The Constitution Review Committee (CRC) is preparing to begin what it called a “serious” civic education campaign to inform and solicit views from Liberians about what they want in their constitution. This will also include its public consultations.
Results from a brief meeting held with selected civic educators and focal point persons at the end of the past week showed that they have to be in the field with fact sheets and copies of the 1986 Constitution. Copies of the Constitution are going to be distributed among people who can read so they can understand talking points and suggest to the CRC what they feel should be changed or maintained.
Civic education would have started January, but CRC Chairperson, Cllr. Gloria Musu Scott, said in a statement during the meeting the delay was due to unresolved problems beyond the scope of the CRC.
Now that those issues are partially resolved with the assurance that work can now begin, Cllr. Scott said Liberians should expect civic educators in their communities soon.
She explained the initial crafting of the Liberian Constitution did not involve the participations of all Liberians. With that in mind, the current leadership— wishing for inclusive governance— has opened the door for the public to participate.
She, therefore called on Liberians to accept the work of the CRC by showing willingness to listen to civic educators and to read the constitution so they can come up with their compiled views and suggestions on matters confronting them.
She told civic educators that their selections were on the basis of their experience working with people and therefore should consider the review of the constitution as everyone’s business and not necessarily for money.
“Take into account our lack of money and that the government cannot afford to fully cover this huge task, we must all show patriotism to our country by accepting any little amount given since it is our business and no one else’s,” she noted.
She said because wages attached to the work were not much, civic educators have to toil in their own districts to avoid transport fare that the CRC cannot afford to give out.
She cautioned CRC workers to do away with discrimination and consider every Liberian in the process; noting that whoever demonstrates willingness to receive copies of the constitution and tracts containing talking points should be given it regardless of background.
She also warned them against writing suggestions for people instead of allowing them to it on their own so the CRC maintains its balanced stance by working with the Liberian people and government.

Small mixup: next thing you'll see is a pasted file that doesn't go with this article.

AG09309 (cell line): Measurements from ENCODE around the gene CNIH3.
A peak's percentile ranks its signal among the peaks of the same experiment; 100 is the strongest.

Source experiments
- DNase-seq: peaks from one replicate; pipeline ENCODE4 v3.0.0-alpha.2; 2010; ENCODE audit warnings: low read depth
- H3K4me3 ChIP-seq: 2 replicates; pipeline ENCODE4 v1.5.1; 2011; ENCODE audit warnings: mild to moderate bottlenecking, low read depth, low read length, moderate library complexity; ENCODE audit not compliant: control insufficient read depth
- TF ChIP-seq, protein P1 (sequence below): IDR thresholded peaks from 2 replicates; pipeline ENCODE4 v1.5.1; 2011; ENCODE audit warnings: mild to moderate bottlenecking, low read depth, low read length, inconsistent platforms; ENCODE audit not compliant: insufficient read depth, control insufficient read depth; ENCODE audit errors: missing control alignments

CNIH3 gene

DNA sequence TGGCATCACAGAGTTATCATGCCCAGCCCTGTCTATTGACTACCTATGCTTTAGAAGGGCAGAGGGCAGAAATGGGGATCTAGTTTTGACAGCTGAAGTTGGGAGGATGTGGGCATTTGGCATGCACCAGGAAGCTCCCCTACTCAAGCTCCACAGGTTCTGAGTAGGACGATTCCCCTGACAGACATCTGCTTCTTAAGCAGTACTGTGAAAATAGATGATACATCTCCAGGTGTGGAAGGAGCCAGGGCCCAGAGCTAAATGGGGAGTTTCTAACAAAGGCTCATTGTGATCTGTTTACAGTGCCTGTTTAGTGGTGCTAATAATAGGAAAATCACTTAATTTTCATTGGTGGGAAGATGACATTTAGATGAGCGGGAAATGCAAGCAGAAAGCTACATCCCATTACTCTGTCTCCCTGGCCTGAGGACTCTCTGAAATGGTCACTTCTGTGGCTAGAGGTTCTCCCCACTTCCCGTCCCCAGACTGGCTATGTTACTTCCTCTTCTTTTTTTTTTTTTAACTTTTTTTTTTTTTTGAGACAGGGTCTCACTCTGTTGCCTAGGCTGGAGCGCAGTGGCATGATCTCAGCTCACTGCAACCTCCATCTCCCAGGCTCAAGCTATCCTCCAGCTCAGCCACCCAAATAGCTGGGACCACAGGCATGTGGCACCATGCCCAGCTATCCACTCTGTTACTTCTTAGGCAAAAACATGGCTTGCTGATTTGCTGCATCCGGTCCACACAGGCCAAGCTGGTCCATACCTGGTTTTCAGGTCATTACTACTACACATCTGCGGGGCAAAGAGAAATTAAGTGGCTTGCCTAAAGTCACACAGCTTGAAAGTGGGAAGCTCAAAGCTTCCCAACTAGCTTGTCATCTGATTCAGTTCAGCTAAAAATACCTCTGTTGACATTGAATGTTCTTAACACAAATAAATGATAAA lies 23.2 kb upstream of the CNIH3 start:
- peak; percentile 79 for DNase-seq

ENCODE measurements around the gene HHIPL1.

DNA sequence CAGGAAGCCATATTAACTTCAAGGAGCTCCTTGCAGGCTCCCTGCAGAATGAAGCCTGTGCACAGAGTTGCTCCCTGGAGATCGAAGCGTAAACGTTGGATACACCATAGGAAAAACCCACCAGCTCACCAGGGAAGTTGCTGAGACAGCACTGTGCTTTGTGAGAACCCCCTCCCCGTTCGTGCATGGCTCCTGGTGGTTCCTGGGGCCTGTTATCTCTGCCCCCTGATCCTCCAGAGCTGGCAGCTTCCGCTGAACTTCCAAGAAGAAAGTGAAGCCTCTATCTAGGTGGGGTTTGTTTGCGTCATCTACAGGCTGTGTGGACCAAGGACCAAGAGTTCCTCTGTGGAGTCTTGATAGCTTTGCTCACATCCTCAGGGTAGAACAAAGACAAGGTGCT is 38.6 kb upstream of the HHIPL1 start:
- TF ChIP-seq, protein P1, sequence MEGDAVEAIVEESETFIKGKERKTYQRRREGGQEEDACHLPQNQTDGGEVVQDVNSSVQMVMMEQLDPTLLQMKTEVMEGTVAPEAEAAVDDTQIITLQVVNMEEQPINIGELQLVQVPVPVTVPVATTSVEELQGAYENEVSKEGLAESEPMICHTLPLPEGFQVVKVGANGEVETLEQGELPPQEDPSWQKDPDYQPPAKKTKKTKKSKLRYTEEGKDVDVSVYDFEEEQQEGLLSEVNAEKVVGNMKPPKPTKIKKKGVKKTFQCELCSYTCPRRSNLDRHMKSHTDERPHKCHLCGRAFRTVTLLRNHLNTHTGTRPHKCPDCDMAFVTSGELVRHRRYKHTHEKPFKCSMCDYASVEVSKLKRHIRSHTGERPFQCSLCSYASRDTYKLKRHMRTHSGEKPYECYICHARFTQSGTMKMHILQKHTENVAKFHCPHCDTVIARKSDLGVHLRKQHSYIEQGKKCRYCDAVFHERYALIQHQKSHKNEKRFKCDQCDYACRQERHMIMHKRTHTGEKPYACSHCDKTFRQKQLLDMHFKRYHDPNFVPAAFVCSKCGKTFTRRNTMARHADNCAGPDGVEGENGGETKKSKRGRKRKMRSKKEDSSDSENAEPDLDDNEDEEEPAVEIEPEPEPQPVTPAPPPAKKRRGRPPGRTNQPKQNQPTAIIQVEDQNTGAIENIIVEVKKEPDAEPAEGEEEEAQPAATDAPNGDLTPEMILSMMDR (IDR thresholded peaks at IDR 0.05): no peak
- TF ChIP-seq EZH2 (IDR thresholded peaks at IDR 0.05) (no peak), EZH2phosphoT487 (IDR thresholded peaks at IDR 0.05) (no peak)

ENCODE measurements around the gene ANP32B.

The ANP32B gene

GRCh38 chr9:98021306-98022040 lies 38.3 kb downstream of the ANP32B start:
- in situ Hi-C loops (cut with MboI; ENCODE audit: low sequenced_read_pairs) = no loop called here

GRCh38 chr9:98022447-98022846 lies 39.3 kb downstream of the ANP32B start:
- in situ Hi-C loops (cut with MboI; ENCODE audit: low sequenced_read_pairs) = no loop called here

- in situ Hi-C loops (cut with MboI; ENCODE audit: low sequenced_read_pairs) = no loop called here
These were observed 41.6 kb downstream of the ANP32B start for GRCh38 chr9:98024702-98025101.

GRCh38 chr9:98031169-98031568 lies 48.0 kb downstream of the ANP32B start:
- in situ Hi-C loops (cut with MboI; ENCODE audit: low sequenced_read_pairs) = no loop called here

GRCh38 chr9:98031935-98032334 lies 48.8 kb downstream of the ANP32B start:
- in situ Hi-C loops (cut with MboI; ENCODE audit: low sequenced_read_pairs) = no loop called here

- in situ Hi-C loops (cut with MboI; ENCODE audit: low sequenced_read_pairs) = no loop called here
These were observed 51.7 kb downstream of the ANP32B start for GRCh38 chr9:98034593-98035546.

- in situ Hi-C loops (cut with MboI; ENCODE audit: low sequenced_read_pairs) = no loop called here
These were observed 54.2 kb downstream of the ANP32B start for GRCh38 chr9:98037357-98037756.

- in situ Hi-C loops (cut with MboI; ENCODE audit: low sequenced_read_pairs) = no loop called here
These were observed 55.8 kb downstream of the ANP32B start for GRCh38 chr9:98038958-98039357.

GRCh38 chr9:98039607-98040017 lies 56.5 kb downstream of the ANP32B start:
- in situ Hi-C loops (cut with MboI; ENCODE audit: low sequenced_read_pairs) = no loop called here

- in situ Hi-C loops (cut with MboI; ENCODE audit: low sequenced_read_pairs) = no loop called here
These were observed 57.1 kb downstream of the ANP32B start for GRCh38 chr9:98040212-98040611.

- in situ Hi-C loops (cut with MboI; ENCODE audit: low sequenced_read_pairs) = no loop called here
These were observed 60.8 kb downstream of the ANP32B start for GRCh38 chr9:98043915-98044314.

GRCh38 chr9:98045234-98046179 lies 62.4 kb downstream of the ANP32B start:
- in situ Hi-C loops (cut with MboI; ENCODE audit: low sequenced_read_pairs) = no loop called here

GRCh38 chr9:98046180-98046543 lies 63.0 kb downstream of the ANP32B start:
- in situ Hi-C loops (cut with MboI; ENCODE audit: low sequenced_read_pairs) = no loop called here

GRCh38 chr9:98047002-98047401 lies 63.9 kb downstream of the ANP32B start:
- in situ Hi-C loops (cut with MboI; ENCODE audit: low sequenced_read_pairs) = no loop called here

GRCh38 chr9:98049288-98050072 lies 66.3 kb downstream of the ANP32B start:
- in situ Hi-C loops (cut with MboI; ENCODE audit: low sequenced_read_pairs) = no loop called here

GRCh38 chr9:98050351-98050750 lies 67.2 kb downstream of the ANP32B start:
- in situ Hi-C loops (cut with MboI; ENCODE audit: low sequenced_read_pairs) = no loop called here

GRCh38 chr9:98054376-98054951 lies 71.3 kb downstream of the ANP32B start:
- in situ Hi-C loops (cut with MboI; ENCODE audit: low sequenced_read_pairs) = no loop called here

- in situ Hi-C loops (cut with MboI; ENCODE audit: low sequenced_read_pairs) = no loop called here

“Whoever does not know how to write must ask a close neighbor or his/her child to write for them. Civic educators must avoid writing for people so the CRC can commence this process with transparency and a sense of fairness,” Cllr. Scott warned.
She gave them further warning not to forward suggestions on behalf of the public during the discussion, because the public should be given the chance to make their own suggestions. Cllr. Scott expressed fear that in such a case Liberians would not trust the CRC and deduce the civic education campaign is merely pretense, and that changes in the constitution are only being made to please the government.
Meanwhile, after President Ellen Johnson Sirleaf’s re-election in 2012 she formed the Constitution Review Committee (CRC) with the mandate to: 1) arrange public discourse and debates on provisions of the Constitution; 2) consider national policies such as decentralization and local governance; 3) review the constitution and identify provisions that may be amended; 4)draft specific pieces of legislation pertaining to the constitution for approval and ensure adequate public participation; 5) assist in ensuring the conduct of a referendum by the National Elections Commission on proposals for amending the Constitution.
At the end of the review process, the CRC will present its findings to the President of Liberia who would then submit them to the National Legislature for review and debate on issues raised by Liberians.
There would also be a national conference to bring Liberians together and discuss and reach a consensus over which provisions should be amended or maintained.